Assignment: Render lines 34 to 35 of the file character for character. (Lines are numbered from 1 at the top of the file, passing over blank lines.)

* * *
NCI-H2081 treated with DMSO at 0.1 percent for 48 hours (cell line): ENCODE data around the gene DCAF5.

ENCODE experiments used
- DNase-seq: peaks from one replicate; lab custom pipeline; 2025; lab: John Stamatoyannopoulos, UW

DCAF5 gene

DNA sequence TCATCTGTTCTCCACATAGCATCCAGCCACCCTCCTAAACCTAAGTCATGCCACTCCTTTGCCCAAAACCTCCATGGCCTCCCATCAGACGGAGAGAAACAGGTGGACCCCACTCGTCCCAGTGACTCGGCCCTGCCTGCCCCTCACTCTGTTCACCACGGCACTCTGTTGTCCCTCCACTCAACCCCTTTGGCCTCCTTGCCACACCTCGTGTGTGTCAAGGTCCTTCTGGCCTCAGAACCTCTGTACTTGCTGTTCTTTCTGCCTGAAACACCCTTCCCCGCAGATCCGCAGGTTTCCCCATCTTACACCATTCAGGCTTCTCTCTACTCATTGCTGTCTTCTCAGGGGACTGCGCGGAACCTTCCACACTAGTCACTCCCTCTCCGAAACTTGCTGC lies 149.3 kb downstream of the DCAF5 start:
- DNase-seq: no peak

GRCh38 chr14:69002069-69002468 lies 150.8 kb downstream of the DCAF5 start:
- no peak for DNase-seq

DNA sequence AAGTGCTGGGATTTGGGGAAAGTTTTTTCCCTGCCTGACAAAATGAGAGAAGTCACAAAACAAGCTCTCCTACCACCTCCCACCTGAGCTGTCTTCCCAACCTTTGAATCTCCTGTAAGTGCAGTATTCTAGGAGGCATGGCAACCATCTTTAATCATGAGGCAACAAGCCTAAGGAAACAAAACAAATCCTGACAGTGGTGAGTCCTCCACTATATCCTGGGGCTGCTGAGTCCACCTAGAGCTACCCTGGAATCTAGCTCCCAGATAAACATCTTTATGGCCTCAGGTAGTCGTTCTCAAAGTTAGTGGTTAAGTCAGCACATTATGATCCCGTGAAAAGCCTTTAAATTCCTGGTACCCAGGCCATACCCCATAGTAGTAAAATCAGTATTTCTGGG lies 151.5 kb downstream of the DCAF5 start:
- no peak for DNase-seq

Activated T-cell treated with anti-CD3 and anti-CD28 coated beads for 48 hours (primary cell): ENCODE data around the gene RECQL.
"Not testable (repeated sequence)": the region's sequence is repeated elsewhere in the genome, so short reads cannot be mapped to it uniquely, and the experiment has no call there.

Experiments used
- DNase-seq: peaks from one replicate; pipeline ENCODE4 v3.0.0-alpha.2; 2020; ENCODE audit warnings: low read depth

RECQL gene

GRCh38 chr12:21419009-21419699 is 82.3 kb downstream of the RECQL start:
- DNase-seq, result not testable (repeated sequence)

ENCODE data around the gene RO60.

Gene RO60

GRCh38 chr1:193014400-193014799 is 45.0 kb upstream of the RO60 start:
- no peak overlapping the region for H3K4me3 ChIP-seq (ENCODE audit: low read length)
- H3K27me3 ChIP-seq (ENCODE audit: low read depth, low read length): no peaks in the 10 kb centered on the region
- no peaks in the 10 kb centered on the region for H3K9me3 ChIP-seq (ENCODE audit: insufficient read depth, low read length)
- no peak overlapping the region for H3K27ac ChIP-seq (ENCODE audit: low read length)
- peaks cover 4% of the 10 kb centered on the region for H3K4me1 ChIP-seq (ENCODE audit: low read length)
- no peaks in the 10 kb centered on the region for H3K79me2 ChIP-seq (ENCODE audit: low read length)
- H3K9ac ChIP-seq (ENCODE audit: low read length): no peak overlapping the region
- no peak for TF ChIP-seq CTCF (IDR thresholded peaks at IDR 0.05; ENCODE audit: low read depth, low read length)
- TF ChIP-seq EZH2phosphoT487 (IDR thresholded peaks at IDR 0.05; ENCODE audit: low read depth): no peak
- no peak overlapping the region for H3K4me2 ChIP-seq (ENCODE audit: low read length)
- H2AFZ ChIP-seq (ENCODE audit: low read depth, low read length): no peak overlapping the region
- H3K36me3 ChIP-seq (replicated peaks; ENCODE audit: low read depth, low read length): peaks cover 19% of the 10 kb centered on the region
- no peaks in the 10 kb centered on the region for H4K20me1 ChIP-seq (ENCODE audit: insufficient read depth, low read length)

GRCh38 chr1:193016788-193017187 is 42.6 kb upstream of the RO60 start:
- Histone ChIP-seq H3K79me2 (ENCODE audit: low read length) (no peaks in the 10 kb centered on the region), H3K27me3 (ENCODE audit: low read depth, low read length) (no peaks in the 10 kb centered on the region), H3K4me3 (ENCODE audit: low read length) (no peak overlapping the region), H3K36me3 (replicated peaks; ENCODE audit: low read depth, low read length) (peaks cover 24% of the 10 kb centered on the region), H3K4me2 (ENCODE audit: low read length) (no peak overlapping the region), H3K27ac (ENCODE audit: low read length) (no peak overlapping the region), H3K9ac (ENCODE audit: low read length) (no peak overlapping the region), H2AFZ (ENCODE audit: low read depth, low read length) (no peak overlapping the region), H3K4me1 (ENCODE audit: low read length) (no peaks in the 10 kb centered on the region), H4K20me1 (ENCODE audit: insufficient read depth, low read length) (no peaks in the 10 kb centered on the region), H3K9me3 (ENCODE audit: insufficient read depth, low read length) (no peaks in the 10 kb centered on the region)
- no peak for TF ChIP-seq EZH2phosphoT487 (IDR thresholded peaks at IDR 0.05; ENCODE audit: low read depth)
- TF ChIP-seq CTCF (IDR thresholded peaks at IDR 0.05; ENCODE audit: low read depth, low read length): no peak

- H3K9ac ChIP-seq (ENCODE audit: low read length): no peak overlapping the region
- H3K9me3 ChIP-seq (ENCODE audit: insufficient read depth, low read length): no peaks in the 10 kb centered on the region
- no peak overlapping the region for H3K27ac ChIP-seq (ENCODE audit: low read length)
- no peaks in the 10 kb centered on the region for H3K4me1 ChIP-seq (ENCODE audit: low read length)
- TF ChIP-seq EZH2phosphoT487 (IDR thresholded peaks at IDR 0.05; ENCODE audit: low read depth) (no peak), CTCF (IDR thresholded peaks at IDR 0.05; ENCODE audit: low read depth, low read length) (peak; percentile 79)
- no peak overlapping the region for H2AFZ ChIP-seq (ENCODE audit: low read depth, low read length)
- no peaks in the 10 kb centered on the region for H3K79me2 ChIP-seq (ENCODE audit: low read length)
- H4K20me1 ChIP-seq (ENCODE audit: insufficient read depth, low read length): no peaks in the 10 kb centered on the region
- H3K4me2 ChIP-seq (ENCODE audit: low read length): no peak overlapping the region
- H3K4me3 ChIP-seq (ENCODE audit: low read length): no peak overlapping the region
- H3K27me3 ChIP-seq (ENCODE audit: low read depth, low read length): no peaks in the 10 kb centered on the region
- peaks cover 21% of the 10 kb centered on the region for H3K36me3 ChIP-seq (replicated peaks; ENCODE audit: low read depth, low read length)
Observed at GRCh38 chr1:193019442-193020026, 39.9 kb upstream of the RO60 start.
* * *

GRCh38 chr1:193016788-193017187 is 42.6 kb upstream of the RO60 start:
- Histone ChIP-seq H3K79me2 (ENCODE audit: low read length) (no peaks in the 10 kb centered on the region), H3K27me3 (ENCODE audit: low read depth, low read length) (no peaks in the 10 kb centered on the region), H3K4me3 (ENCODE audit: low read length) (no peak overlapping the region), H3K36me3 (replicated peaks; ENCODE audit: low read depth, low read length) (peaks cover 24% of the 10 kb centered on the region), H3K4me2 (ENCODE audit: low read length) (no peak overlapping the region), H3K27ac (ENCODE audit: low read length) (no peak overlapping the region), H3K9ac (ENCODE audit: low read length) (no peak overlapping the region), H2AFZ (ENCODE audit: low read depth, low read length) (no peak overlapping the region), H3K4me1 (ENCODE audit: low read length) (no peaks in the 10 kb centered on the region), H4K20me1 (ENCODE audit: insufficient read depth, low read length) (no peaks in the 10 kb centered on the region), H3K9me3 (ENCODE audit: insufficient read depth, low read length) (no peaks in the 10 kb centered on the region)